The Duke and Duchess of Sussex with baby Archie. Pic: Instagram
Image: Where will Archie be raised – in the UK or North America? Pic: Instagram

The couple have said they plan to conduct their lives between the UK and North America “to raise our son with an appreciation for the royal tradition into which he was born, while also providing our family with the space to focus on the next chapter”.

This has raised questions about their son’s upbringing. For example, where will he go to school?

He is only eight months old so his parents have plenty of time to decide which nursery and/or school he will attend.

Archie remains in Canada, where the family enjoyed a six-week Christmas break.

How will they become financially independent?

On their new Sussex Royal website, Harry and Meghan say they are planning to become financially independent as they “value the ability to earn a professional income” – something they are not currently allowed to do.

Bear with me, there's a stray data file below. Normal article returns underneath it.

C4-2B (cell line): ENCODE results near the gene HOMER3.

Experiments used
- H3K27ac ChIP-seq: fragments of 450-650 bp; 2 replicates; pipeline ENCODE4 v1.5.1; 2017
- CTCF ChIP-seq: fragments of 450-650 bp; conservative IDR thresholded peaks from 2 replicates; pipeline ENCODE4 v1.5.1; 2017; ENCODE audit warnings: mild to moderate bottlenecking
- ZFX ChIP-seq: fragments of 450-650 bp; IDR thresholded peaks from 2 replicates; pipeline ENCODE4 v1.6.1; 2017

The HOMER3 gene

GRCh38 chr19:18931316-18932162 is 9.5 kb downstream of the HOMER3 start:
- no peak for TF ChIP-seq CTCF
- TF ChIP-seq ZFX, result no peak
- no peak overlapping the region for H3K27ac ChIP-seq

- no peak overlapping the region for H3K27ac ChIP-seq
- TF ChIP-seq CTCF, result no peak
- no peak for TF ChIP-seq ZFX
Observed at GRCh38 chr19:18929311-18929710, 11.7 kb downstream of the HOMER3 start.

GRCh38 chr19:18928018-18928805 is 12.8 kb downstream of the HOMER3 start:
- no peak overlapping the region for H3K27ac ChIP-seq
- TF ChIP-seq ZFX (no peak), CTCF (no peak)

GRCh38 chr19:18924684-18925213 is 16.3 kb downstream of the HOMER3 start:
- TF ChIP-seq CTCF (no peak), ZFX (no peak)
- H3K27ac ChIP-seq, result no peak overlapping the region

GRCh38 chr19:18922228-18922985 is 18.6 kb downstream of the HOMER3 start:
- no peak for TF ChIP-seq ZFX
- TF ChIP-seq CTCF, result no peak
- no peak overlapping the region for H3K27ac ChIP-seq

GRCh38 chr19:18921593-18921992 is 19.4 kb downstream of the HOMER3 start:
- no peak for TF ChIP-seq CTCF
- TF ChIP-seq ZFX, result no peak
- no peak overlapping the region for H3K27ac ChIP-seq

The opportunities are vast – from fashion, merchandising, public speaking, book deals, TV and film, through documentaries on the issues they are passionate, to even the creation of their own production company.

Meghan could return to acting if she wishes.

In December, Harry and Meghan trademarked the “Sussex Royal” brand, including 100 items ranging from notepads and socks to counselling services. This could earn them a fortune and make them bigger than the Beckhams and Obamas, according to brand experts.

Will they stop receiving money from Charles?

Although becoming financially independent means the couple will no longer be able to use the Sovereign Grant, this only funds 5% of their costs.

They will still be able to receive income allocated by the Prince of Wales through his private Duchy of Cornwall estate.

It has been suggested Charles has made it clear that any agreement over money depends on the details of their future role and will not be settled until that has been decided.